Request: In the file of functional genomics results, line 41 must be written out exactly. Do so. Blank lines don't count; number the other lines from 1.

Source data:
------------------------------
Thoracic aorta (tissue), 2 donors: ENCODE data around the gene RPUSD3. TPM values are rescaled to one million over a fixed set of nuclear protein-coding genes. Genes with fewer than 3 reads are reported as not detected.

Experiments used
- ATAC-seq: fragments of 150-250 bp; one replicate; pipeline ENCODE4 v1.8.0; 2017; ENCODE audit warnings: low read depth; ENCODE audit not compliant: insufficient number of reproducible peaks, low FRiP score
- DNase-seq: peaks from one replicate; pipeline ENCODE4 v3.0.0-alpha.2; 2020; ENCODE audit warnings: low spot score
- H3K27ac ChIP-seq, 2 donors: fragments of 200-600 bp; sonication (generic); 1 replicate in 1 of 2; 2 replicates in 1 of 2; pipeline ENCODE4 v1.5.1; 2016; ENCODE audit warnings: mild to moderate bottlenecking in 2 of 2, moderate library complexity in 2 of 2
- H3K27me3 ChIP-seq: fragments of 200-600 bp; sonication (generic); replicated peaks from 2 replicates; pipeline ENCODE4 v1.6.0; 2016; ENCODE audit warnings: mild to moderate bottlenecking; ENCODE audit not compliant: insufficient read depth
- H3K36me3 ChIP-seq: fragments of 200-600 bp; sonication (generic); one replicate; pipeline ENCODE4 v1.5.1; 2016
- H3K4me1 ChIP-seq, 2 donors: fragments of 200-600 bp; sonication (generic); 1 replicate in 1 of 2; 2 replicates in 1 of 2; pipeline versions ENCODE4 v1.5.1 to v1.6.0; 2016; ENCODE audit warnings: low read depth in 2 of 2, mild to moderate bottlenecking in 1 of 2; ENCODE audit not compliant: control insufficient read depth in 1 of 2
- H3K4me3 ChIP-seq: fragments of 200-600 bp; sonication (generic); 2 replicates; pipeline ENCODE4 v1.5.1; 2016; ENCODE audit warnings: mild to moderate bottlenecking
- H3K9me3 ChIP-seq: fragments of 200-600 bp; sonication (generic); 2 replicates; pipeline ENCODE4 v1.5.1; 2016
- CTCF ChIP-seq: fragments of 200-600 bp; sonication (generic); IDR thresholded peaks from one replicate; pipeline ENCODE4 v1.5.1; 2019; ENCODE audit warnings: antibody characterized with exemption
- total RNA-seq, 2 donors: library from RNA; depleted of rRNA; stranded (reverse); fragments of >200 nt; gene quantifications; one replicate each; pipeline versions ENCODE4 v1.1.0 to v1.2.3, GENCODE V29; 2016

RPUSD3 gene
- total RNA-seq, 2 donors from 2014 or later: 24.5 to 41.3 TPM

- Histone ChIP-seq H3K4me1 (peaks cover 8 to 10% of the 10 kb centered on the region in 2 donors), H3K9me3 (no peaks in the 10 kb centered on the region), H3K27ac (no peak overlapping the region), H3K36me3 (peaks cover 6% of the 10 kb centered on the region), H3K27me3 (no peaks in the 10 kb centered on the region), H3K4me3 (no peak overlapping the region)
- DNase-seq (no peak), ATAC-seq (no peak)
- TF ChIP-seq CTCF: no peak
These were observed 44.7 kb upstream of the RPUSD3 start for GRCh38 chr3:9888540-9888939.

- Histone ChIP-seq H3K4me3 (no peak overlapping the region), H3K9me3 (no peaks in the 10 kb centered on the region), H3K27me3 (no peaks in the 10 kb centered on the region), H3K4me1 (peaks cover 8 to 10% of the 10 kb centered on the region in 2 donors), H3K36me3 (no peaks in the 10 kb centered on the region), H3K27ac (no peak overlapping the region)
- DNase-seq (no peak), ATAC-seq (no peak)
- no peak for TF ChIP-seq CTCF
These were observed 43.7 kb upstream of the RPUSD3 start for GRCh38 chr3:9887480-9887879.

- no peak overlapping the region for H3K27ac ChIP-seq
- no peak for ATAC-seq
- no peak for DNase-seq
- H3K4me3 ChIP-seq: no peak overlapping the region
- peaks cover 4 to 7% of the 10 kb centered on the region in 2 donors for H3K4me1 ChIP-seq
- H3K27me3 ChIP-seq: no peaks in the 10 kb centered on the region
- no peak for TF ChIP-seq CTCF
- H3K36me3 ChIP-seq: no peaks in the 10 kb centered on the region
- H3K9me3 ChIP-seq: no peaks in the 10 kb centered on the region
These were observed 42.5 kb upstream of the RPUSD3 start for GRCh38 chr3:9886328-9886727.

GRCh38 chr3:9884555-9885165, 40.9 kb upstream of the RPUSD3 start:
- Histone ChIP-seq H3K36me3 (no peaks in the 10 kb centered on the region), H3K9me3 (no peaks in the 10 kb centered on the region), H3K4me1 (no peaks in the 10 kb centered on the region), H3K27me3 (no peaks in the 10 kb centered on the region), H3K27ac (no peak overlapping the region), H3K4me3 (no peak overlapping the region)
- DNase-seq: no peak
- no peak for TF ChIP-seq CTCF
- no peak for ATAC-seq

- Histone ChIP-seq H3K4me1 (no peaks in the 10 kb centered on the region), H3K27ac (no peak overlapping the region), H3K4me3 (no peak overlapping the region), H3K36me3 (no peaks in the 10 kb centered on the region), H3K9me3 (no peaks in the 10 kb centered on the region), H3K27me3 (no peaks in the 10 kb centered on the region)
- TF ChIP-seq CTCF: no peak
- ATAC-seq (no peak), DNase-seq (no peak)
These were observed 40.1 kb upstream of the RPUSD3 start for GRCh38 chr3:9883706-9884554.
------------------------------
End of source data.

These were observed 40.1 kb upstream of the RPUSD3 start for GRCh38 chr3:9883706-9884554.